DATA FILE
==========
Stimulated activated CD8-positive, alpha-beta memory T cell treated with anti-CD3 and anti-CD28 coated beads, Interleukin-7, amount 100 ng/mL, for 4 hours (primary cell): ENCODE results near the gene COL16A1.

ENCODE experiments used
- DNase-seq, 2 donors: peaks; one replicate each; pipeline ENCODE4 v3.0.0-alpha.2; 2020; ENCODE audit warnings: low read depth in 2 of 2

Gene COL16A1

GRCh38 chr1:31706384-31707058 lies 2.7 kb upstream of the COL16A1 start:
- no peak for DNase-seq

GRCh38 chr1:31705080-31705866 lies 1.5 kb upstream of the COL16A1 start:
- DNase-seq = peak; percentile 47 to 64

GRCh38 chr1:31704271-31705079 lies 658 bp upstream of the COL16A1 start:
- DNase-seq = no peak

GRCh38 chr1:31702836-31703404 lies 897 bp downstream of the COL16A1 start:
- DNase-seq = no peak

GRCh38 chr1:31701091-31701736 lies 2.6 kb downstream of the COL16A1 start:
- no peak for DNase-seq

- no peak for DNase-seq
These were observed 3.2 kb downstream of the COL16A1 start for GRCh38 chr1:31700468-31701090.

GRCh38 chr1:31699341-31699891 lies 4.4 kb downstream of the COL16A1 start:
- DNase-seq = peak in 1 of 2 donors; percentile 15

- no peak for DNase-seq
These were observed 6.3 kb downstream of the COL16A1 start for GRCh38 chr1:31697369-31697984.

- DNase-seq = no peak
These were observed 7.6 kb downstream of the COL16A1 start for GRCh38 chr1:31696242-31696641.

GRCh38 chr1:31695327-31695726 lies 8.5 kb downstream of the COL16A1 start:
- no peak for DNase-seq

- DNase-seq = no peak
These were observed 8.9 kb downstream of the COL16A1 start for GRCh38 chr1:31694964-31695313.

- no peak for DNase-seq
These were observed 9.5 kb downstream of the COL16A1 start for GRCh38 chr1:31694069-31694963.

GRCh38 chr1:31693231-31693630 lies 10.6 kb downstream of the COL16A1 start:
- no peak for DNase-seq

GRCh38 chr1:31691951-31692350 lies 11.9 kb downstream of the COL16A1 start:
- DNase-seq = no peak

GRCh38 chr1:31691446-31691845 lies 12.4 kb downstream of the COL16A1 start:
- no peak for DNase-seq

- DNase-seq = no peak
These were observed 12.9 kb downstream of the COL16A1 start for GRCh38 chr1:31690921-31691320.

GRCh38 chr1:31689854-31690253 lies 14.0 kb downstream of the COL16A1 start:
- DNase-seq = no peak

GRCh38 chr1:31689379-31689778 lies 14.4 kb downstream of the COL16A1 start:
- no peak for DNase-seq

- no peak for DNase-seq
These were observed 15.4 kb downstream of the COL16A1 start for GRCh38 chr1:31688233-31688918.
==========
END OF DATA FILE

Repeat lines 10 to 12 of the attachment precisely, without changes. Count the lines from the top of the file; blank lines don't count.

- DNase-seq = no peak

GRCh38 chr1:31702836-31703404 lies 897 bp downstream of the COL16A1 start:
- DNase-seq = no peak